After a good lunch and more networking, I attended another round table session led by the Bloomsbury consortium (SOAS, RVC, Institute of Education & others). About Appropriate and Practical Technology (APT) which aims to look at real world issues around assessing needs, and selecting appropriate technologies (including paper & pen) for particular learning needs (links to Transliteracy – a new term to me which seemed to be appropriate). This table seemed to the people who were grounded in the real world rather than those who were off playing with Second Life and similar wizzy technologies. Again their seemed to be good opportunities for collaboration & they proposed to gather examples of good (and bad) practice from different institutions and disciplines to prevent re-inventing the wheel and share practical real world solutions to learning needs.

The day closed with a short plenary about the evaluation of the project by Rhonda and some closing remarks by George who as the project director tried to give a helicopter view of the disparate work going on & suggesting the deadline for bid submissions would be extended to October which would affect the timing of the (possibly virtual) town meeting and a project development (not bid writing) day and a platform user group day.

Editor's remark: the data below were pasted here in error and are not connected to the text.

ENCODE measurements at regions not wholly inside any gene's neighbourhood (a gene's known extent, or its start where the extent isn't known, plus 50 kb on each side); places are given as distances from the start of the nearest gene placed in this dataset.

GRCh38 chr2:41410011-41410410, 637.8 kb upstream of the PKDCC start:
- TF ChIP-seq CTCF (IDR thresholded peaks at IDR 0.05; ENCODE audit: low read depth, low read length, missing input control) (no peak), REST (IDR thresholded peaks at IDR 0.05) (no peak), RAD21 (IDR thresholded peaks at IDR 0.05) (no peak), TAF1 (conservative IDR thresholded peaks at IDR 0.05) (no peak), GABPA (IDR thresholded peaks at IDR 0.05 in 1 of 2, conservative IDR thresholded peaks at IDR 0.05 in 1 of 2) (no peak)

Thursday, July 05, 2007

Medical/Scientific Softwares at Linux repositories

n My Hypernation mode i was testing and trying some new linux distro editions , such as Linux Mint , Ubuntu , DreamLinux , Elive , Pclinux 2007 , Samlinux and finally Mandriva Linux Spring 2007…*

Linux as Free Open Source Operating System , provides new variations in options and choices of the daily common use software with free alternatives ones , such as Open Office (writer , spreadsheet , Presentation , drawing , base ) as an Alternative for Ms.Office ( word , excel , power point ,and access ) ……..But The real disadvantage of using Linux was : ( for normal users ) is how to install software!! , there was no default standard install system for the softwares , each software with special Instruction file to configure and install it , sometimes the instructions need an advanced user to understand and do it , and some software need an Extra Library to be installed …

These day there is many Solutions for Installing software on linux , such as Autopackage* and Online Packages through Package Managers , and Complete Guides to install Software on many linux Distro , even Windows Softwares through Windows Emulator as Wine …